D’Angelo Lovell Williams

The Art Newspaper


Dreams and nightmares abound at New York’s Independent art fair
The latest spring edition of the fair places an emphasis on phantasmagorical figuration

Torey Akers
12 May 2023

Some may be anticipating a shift toward abstraction in the contemporary art market at large, but figuration is still front and centre at the Independent art fair this year. Featuring 69 gallery exhibitors from around the world across several floors of Tribeca’s Spring Studios, the fair held its VIP preview on Thursday (11 May), and by day’s end 15 galleries had sold every work on their stands, a sign that buyer interest in identity-forward, chimerical paintings and sculptures isn’t waning yet.

The grotesque, moribund aspects of mid-2000s surrealist imagery are largely absent at the fair, replaced by gentler explorations of the psychic weight of embodiment, like Jessica Stoller’s arresting, small-scale sculptures of eerie feminine figures on view with New York’s PPOW Gallery.

“With this body of work, she was thinking about the history of knowledge as it relates to the female body”, says Ella Blanchon, an associate director at PPOW. “She’s considering how this knowledge was lost, or controlled, or inhibited, and women haven’t been able to take care of themselves as a result.”

Stoller’s delightfully odd tabletop porcelain, Untitled (Eve’s herbs) (2022), which depicts an old woman attending to a pile of abortificient herbs, was sold by the end of the VIP day—as was everything else in PPOW’s two-artist stand, including a collection of warm, corporeal paintings by Grace Carney.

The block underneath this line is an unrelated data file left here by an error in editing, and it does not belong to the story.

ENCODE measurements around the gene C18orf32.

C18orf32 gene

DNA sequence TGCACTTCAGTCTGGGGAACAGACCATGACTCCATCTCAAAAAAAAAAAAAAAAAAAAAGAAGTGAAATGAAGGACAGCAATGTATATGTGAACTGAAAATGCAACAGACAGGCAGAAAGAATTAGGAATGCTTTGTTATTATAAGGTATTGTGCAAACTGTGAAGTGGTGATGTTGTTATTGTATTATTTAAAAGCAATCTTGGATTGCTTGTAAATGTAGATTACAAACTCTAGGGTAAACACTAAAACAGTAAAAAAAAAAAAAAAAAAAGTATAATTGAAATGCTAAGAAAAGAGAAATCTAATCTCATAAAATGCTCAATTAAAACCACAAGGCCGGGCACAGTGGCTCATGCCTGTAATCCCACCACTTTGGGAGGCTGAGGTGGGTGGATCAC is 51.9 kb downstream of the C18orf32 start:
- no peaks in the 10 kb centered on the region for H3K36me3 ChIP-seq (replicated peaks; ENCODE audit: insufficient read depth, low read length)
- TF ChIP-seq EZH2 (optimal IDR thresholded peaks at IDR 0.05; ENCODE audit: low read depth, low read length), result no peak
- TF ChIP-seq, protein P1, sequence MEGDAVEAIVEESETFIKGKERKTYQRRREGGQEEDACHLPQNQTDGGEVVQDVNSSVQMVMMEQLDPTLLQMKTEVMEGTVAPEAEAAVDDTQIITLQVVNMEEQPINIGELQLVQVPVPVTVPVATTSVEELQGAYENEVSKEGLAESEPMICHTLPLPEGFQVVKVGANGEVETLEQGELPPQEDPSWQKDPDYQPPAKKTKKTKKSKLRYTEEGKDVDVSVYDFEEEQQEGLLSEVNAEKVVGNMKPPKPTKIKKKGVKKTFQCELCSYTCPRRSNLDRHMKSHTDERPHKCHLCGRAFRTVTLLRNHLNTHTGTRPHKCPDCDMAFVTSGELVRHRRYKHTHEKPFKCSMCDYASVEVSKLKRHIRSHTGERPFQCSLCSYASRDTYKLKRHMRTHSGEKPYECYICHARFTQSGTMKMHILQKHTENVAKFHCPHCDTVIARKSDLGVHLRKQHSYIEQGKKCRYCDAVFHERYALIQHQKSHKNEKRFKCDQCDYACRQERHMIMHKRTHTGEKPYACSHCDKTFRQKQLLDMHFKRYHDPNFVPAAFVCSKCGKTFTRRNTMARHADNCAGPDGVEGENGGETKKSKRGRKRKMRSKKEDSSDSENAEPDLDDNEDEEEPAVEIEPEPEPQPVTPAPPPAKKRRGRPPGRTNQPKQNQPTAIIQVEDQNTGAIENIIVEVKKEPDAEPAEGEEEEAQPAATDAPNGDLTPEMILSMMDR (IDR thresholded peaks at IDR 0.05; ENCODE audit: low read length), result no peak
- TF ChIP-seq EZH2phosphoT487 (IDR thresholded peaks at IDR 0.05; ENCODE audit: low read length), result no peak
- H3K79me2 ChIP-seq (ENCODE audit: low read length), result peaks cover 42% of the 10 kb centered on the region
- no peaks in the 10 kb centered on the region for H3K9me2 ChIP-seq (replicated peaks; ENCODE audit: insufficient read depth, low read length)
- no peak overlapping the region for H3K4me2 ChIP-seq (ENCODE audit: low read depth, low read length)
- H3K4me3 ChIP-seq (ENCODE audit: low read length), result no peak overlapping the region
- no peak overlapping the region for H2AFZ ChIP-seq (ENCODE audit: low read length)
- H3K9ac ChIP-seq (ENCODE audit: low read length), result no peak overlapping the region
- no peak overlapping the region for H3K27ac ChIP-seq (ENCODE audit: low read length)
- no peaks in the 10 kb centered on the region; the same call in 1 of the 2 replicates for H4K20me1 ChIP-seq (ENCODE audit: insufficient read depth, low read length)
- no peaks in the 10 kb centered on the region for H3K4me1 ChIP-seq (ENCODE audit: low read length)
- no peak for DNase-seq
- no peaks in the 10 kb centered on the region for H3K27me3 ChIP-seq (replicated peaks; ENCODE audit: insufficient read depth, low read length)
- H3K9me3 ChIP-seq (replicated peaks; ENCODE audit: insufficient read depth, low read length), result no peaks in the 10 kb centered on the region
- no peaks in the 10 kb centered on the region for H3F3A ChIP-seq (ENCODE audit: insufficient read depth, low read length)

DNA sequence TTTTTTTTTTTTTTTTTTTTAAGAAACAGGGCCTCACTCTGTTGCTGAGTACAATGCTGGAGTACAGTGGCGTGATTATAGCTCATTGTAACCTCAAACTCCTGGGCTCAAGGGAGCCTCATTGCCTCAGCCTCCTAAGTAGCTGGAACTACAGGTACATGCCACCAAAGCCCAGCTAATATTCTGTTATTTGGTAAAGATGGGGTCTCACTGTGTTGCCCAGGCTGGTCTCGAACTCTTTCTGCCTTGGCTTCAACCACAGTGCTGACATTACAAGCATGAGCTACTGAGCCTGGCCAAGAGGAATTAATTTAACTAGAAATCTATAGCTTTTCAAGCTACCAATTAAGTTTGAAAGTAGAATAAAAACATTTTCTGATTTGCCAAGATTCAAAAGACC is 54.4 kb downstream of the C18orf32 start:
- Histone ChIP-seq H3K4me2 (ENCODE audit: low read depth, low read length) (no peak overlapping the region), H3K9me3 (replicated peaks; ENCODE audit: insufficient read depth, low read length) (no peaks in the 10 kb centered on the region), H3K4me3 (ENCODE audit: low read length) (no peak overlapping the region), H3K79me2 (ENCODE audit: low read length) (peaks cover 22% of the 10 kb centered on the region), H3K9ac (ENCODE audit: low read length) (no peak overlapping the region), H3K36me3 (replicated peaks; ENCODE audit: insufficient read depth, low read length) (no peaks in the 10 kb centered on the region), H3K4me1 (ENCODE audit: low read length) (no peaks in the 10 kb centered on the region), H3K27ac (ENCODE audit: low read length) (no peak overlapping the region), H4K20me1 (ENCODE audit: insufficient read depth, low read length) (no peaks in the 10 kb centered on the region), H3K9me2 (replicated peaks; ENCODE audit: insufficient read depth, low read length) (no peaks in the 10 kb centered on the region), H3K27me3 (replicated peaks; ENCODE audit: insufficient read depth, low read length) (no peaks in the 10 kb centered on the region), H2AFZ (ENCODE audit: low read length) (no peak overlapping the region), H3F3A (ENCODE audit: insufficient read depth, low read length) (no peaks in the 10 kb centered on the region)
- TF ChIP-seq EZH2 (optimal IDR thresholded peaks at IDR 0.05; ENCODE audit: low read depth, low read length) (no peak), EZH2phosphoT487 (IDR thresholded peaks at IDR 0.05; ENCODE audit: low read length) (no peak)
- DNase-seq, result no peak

This emphasis on depicting inner life or hypnagogic alternate worlds abounds throughout the fair, which, now in its 14th year, maintains a cool, boutique atmosphere and historically informed bent (Independent 20th Century, the fair’s September edition, focuses specifically on re-contextualising 20th century art).

That abiding interest in women’s narratives across time is especially clear in the inclusion of Gina Litherland, a 68-year old Wisconsinite whose detailed, psychologically charged oil paintings of wanton witches and glowing wolves are on view at Chicago gallery Corbett vs. Dempsey’s stand.

“Gina has quietly, and without any interest in the movement of art fashion, been doing what she’s been doing for forty years,” says John Corbett, one of the gallery’s co-founders. “We absolutely love her for it.” Litherland’s available works are priced between $16,000 and $35,000.

This edition of Independent boasts 20 solo or two-artist stands featuring Bipoc (Black, Indigenous and people of colour artists), including the show-stopping D’angelo Lovell Williams presentation from New York gallery Higher Pictures. Williams’s poignant, haunting photographs and weavings use dynamic, performative compositions to track the arc of Black queer intimacy—the artist’s sold-out stand featured pieces ranging from $2,500 to $3,500.